John Illingworth (yacht designer)

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Captain John Holden Illingworth (1903 – 7 March 1980) was an English naval engineer in the Royal Navy who achieved fame as a yacht racer and yacht designer. Described on his death as "the father of post-war offshore sailing racing",[1] he held most of the senior positions in British yachting and pioneered several innovations in the sport.

Career[edit]

In pre-war England Illingworth was a Royal Navy officer serving on submarines. In his leisure time, he designed sailing boats and raced offshore. During World War II he served as a captain in the Navy.

In 1945, after the end of the war, Illingworth was in Australia, organising repairs in Sydney for the British Pacific Fleet. He was invited to join other yachtsmen in a cruise to Hobart in Tasmania, which he promptly suggested should be a race. Illingworth skippered his newly acquired yacht Rani to win both on elapsed time and on handicap.[2] The Sydney to Hobart Race has since become one of the great offshore yacht races.

Back in England, Illingworth stayed with the navy, commanding a naval air station. He became Commodore of the Royal Ocean Racing Club, and in 1947 he launched the boat which made his name: Myth of Malham.

Myth of Malham[edit]

Myth of Malham was a 37-foot-6-inch (11.43 m) sloop built at Greenock, designed by Laurent Giles to Illingworth's specifications. In a radical departure from the norms of the time, Myth of Malham was of light displacement, with short overhangs in contrast to the elongated overhangs of other yachts. Other innovations included a masthead rig, in which the forestay is carried all the way to the head of the mast, rather than terminating lower down the mast as on the fractional rigs which were the norm at the time. The rating rules at the time attached less significance to the area of headsails than of the mainsail, so the masthead rig effectively gave the boat "free" sail area.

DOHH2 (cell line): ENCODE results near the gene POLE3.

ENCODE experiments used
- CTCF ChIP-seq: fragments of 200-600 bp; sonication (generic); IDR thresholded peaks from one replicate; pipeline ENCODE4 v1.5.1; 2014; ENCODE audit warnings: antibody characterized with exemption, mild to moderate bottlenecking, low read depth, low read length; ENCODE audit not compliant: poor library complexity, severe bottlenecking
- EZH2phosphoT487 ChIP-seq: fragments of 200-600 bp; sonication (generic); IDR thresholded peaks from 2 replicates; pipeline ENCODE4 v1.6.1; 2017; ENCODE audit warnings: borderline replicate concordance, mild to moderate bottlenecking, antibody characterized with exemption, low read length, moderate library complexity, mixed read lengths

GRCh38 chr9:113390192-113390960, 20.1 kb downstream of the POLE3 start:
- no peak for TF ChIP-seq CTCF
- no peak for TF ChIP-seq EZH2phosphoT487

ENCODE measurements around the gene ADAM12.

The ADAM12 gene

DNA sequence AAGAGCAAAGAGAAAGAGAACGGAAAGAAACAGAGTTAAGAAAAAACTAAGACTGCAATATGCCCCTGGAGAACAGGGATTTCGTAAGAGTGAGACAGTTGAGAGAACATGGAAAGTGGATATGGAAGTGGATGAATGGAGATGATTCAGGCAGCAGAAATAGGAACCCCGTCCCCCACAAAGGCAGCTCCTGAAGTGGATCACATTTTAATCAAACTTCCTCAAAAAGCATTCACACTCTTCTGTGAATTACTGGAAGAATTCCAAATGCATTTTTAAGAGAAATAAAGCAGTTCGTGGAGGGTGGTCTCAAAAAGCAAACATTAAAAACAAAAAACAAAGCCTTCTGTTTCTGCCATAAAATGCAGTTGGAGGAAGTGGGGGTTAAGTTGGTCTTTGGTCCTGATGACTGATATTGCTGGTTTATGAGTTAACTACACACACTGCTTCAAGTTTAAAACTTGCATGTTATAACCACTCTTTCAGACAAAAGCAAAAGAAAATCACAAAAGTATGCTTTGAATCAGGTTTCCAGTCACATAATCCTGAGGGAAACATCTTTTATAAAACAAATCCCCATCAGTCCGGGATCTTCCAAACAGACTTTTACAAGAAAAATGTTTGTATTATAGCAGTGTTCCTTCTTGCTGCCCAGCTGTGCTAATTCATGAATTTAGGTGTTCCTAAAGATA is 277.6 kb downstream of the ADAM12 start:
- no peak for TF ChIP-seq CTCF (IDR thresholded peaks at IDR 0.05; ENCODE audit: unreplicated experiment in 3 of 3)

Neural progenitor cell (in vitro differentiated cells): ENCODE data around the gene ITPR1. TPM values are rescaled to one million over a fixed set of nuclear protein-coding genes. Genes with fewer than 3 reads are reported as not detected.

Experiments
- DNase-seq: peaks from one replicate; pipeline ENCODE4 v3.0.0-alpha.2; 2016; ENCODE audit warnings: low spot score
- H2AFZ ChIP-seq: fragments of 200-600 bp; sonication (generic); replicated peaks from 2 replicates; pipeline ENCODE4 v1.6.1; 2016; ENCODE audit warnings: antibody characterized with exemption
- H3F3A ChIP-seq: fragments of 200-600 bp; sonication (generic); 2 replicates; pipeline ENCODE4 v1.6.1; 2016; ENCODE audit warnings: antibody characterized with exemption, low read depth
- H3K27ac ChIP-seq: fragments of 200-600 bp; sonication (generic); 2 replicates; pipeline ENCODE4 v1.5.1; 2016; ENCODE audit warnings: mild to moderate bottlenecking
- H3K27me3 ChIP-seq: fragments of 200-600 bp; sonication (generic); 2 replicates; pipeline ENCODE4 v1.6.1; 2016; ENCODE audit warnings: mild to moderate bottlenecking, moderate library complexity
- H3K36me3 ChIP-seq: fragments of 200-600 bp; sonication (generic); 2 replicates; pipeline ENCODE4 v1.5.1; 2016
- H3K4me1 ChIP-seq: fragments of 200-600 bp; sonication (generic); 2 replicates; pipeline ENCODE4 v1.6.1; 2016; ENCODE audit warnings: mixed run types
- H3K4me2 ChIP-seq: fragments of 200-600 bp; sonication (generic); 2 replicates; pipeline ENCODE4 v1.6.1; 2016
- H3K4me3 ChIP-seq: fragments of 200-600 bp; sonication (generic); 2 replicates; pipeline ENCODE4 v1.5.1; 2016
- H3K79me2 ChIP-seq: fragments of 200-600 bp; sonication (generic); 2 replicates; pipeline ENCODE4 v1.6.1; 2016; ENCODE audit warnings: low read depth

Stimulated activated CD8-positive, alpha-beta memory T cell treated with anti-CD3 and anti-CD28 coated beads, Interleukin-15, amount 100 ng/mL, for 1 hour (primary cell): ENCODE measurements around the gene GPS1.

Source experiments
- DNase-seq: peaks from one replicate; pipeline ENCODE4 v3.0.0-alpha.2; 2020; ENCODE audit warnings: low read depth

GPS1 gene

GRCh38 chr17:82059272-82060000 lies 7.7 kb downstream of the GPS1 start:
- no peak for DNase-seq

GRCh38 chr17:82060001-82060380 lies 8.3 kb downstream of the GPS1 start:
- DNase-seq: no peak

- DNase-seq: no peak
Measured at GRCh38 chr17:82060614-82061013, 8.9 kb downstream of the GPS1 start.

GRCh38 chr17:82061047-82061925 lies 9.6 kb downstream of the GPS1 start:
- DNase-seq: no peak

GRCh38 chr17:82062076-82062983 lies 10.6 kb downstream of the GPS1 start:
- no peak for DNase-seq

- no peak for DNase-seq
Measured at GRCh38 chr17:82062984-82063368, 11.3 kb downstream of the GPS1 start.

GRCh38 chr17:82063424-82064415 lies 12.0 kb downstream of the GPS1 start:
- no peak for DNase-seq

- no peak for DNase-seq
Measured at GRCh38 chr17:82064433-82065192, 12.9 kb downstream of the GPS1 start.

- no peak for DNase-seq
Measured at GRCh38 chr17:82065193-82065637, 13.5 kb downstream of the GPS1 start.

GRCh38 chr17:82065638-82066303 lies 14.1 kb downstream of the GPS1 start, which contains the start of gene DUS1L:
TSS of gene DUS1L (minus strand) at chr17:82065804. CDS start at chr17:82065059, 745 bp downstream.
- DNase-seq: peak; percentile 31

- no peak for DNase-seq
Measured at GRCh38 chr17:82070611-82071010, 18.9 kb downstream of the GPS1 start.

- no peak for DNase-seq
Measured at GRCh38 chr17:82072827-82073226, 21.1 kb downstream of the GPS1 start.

Myth of Malham won the Fastnet Race in 1947 and 1949, and in 1957 was part of the winning team for the first Admiral's Cup.

"Gipsy Moth IV" was a 54-foot ketch he designed, in 1964, for Sir Frances Chichester. Its purpose was for a singled-handed circumnavigation. As described in Chichester's book Gipsy Moth Circles The World (Coward-McCann, Inc NY), she was an ill-mannered lady.

Junior Offshore Group[edit]

Illingworth believed that offshore racing could be conducted safely in boats which were much smaller, lighter and simpler than was the norm at the time. Shortly after the launch of Myth of Malham, he worked with Laurent Giles to create the RNSA 24 class of yachts. At 32 feet (9.8 m) LOA and 24 feet (7.3 m) LWL, with a displacement of 4.3 long tons (4,400 kg)

References[edit]

  1. ^ "Captain J. Illingworth". The Times. London, England. 13 March 1980. p. 19. Retrieved 16 March 2016 – via Times Digital Archive.
  2. ^ "Pen-Duick Beaten On Handicap". The Times. London, England. 1 January 1968. p. 12. Retrieved 16 March 2016 – via Times Digital Archive.